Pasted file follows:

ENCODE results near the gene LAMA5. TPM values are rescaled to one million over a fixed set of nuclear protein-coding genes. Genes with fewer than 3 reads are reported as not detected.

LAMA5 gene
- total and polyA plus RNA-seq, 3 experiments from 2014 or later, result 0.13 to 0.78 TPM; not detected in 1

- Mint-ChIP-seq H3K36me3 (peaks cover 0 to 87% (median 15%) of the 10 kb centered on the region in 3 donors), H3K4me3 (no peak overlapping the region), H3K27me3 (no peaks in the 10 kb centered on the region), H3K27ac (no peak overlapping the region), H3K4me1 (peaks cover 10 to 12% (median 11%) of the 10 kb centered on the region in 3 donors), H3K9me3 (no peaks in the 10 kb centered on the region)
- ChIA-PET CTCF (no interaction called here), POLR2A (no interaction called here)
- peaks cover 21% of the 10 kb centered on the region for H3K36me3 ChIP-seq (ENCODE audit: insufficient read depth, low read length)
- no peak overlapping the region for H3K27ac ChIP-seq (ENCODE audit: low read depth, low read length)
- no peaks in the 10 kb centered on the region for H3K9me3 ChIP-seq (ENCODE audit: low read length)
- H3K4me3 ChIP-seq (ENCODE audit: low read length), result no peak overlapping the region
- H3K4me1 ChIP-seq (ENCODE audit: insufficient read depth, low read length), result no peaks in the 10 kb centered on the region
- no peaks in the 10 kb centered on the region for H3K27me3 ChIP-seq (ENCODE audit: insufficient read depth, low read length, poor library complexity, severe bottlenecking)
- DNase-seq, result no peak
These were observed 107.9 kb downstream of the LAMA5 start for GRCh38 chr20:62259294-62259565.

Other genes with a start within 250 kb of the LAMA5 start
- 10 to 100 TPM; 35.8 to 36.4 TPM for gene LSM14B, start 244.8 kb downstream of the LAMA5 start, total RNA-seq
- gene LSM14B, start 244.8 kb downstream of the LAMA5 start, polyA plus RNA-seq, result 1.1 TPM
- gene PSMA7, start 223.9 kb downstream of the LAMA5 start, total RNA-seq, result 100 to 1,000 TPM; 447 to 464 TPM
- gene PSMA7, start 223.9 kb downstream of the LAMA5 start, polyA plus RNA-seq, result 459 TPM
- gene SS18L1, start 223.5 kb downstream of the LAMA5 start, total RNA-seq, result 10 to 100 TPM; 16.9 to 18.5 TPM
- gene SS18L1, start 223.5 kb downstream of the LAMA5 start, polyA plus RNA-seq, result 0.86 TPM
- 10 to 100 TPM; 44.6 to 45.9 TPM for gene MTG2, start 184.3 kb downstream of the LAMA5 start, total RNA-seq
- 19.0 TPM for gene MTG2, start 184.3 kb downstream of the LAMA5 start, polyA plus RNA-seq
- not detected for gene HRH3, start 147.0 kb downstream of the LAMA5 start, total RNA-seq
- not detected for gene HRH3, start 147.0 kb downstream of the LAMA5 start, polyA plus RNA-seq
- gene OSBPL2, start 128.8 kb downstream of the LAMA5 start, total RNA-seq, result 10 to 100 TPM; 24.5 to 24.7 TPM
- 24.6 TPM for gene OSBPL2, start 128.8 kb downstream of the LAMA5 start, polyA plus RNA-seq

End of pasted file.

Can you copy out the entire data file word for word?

ENCODE results near the gene LAMA5. TPM values are rescaled to one million over a fixed set of nuclear protein-coding genes. Genes with fewer than 3 reads are reported as not detected.

LAMA5 gene
- total and polyA plus RNA-seq, 3 experiments from 2014 or later, result 0.13 to 0.78 TPM; not detected in 1

- Mint-ChIP-seq H3K36me3 (peaks cover 0 to 87% (median 15%) of the 10 kb centered on the region in 3 donors), H3K4me3 (no peak overlapping the region), H3K27me3 (no peaks in the 10 kb centered on the region), H3K27ac (no peak overlapping the region), H3K4me1 (peaks cover 10 to 12% (median 11%) of the 10 kb centered on the region in 3 donors), H3K9me3 (no peaks in the 10 kb centered on the region)
- ChIA-PET CTCF (no interaction called here), POLR2A (no interaction called here)
- peaks cover 21% of the 10 kb centered on the region for H3K36me3 ChIP-seq (ENCODE audit: insufficient read depth, low read length)
- no peak overlapping the region for H3K27ac ChIP-seq (ENCODE audit: low read depth, low read length)
- no peaks in the 10 kb centered on the region for H3K9me3 ChIP-seq (ENCODE audit: low read length)
- H3K4me3 ChIP-seq (ENCODE audit: low read length), result no peak overlapping the region
- H3K4me1 ChIP-seq (ENCODE audit: insufficient read depth, low read length), result no peaks in the 10 kb centered on the region
- no peaks in the 10 kb centered on the region for H3K27me3 ChIP-seq (ENCODE audit: insufficient read depth, low read length, poor library complexity, severe bottlenecking)
- DNase-seq, result no peak
These were observed 107.9 kb downstream of the LAMA5 start for GRCh38 chr20:62259294-62259565.

Other genes with a start within 250 kb of the LAMA5 start
- 10 to 100 TPM; 35.8 to 36.4 TPM for gene LSM14B, start 244.8 kb downstream of the LAMA5 start, total RNA-seq
- gene LSM14B, start 244.8 kb downstream of the LAMA5 start, polyA plus RNA-seq, result 1.1 TPM
- gene PSMA7, start 223.9 kb downstream of the LAMA5 start, total RNA-seq, result 100 to 1,000 TPM; 447 to 464 TPM
- gene PSMA7, start 223.9 kb downstream of the LAMA5 start, polyA plus RNA-seq, result 459 TPM
- gene SS18L1, start 223.5 kb downstream of the LAMA5 start, total RNA-seq, result 10 to 100 TPM; 16.9 to 18.5 TPM
- gene SS18L1, start 223.5 kb downstream of the LAMA5 start, polyA plus RNA-seq, result 0.86 TPM
- 10 to 100 TPM; 44.6 to 45.9 TPM for gene MTG2, start 184.3 kb downstream of the LAMA5 start, total RNA-seq
- 19.0 TPM for gene MTG2, start 184.3 kb downstream of the LAMA5 start, polyA plus RNA-seq
- not detected for gene HRH3, start 147.0 kb downstream of the LAMA5 start, total RNA-seq
- not detected for gene HRH3, start 147.0 kb downstream of the LAMA5 start, polyA plus RNA-seq
- gene OSBPL2, start 128.8 kb downstream of the LAMA5 start, total RNA-seq, result 10 to 100 TPM; 24.5 to 24.7 TPM
- 24.6 TPM for gene OSBPL2, start 128.8 kb downstream of the LAMA5 start, polyA plus RNA-seq